An estimated 1.5 million people in the United States have lupus, an unpredictable, often mysterious autoimmune disease. The journey to an official diagnosis is fraught with frustration, delays, and confusion. Unlike other conditions, no single test can diagnose lupus on its own. Gaining an understanding of why diagnosing lupus is often challenging is a good place to start if you’re on a journey for answers.
Serving the Orange County area of California, board-certified rheumatologists Dr. Nathaniel Neal and Dr. Rebekah Neal-Kraal are dedicated to helping patients manage their symptoms and improve their quality of life. If you think lupus is a possibility, it’s wise to educate yourself and partner with an experienced rheumatologist.
Here’s why it often takes time for patients to receive a lupus diagnosis.
Lupus is a disease known for having symptoms that mimic and overlap with several other conditions. This adds to the challenge of pinpointing lupus as the cause of your health concerns. Before diagnosing you with lupus, your provider must rule out other diseases and conduct multiple tests to get an accurate picture.
Lupus symptoms tend to wax and wane. Patients have symptom-free periods followed by a pronounced flare-up. Many people living with lupus learn the signs and signals that a flare is on the way. For instance, the lupus rash is a common signal of a mild flare, while muscle and joint pain are common during a moderate flare.
Stress, sunlight, injury, infection, and certain medications can trigger a flare. Lifestyle changes, such as exercising regularly and limiting stress, can go a long way in keeping flares under control. It’s important for patients to know that while flares are an unfortunate part of life for lupus patients, treatment and lifestyle changes can help you control them and improve your quality of life.
The unpredictable nature of lupus is perhaps one of the most difficult aspects of living with the condition. Patients often experience flare-ups that appear out of nowhere and leave you guessing how long they’ll last. This makes it difficult to plan and go about daily life.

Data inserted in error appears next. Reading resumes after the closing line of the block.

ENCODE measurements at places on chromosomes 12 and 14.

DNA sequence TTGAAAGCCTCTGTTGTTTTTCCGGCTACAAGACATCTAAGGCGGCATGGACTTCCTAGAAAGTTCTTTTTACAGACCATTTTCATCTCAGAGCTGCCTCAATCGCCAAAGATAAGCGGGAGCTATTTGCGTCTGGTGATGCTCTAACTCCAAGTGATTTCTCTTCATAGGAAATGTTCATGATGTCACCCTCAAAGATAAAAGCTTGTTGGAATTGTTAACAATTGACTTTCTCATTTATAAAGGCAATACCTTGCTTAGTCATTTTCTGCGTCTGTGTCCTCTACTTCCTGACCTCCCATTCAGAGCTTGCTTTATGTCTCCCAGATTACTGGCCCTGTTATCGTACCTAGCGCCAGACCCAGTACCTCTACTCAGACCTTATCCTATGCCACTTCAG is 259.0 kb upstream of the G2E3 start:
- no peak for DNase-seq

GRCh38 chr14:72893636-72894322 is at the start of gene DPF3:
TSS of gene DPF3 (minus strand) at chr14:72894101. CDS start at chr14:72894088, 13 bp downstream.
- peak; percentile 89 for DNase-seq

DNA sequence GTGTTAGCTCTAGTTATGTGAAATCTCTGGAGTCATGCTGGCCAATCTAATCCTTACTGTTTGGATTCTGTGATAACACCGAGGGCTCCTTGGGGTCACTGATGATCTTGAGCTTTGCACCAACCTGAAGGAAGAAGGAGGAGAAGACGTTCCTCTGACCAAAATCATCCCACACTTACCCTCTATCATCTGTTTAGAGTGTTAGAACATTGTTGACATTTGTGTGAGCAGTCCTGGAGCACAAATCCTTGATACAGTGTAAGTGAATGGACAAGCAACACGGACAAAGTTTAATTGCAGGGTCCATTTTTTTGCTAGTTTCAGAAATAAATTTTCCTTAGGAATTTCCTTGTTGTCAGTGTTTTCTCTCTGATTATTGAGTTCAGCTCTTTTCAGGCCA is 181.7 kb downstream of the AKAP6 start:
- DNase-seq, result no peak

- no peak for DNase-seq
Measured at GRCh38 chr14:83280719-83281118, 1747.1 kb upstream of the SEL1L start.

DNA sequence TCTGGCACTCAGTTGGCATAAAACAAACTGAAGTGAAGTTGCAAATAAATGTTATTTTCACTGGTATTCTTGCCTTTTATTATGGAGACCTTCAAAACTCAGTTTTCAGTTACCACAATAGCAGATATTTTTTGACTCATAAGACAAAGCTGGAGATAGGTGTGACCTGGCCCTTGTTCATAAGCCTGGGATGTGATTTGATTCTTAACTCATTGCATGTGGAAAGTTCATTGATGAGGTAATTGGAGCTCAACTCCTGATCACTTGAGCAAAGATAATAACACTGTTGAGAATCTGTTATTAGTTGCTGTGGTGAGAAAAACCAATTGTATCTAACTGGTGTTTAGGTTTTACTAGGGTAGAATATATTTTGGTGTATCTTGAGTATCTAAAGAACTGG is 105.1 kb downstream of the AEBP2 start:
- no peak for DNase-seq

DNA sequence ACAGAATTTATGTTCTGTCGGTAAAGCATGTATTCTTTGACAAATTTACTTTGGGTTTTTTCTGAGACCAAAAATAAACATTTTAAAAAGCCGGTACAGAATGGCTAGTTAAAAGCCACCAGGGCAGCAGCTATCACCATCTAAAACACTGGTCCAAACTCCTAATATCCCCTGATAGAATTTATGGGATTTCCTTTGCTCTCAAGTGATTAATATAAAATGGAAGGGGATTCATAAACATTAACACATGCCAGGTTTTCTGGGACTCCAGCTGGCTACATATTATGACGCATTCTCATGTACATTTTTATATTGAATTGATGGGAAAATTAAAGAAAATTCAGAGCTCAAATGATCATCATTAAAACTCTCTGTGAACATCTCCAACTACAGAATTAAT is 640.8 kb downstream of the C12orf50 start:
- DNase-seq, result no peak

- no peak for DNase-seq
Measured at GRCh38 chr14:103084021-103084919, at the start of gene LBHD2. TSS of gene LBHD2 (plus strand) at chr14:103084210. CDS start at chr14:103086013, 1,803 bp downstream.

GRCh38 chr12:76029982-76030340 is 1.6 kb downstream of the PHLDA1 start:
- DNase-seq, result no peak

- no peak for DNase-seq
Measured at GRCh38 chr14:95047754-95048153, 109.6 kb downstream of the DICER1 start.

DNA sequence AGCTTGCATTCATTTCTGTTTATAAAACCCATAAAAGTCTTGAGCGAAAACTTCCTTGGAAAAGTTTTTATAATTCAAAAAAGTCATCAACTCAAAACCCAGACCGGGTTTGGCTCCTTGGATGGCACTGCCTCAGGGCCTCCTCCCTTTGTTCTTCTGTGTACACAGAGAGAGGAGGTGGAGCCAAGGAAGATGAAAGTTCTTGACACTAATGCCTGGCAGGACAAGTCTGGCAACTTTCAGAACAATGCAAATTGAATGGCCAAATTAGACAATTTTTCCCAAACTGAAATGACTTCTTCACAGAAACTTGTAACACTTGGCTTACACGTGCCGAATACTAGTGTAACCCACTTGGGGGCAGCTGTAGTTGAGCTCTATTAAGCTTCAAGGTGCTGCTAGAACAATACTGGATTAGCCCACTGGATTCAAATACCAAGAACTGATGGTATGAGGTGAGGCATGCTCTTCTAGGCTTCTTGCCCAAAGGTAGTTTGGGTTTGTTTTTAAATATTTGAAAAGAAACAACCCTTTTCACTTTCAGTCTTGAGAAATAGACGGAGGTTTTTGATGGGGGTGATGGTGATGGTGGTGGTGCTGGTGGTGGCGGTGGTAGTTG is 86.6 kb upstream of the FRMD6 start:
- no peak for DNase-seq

Although there’s no way for you or your doctor to predict the length or severity of your flares, working together to identify and minimize your triggers helps a lot.
As a rule, patients with lupus first visit their provider with symptoms that are hard to pin down to any one condition. The most common include fatigue, hair loss, joint pain, and problems concentrating. These symptoms are common in rheumatoid arthritis, thyroid disorders, fibromyalgia, and multiple sclerosis also. When you visit your provider with nonspecific symptoms, it isn’t immediately apparent that you’re suffering from lupus.
Lupus can affect different organs in your body, leading to a wide variety of symptoms that vary from one person to another. This makes it challenging for providers to come to a quick conclusion of what’s ailing you. Gathering thorough information, making the right connections, using the right criteria, and ordering the appropriate tests all help put the pieces of the puzzle together.
Early in the course of lupus, you may experience symptoms that differ completely from what your symptoms are a year later. Because symptoms can change suddenly, making a diagnosis of lupus is more difficult. Keeping track of your symptoms can help point your provider in the right direction.
If you think you have lupus, make an appointment to see the rheumatology team at Valerius Medical Group & Research Center. Using the latest research and treatments, you can live well with lupus. Call our Los Alamitos practice to make an appointment or request one online.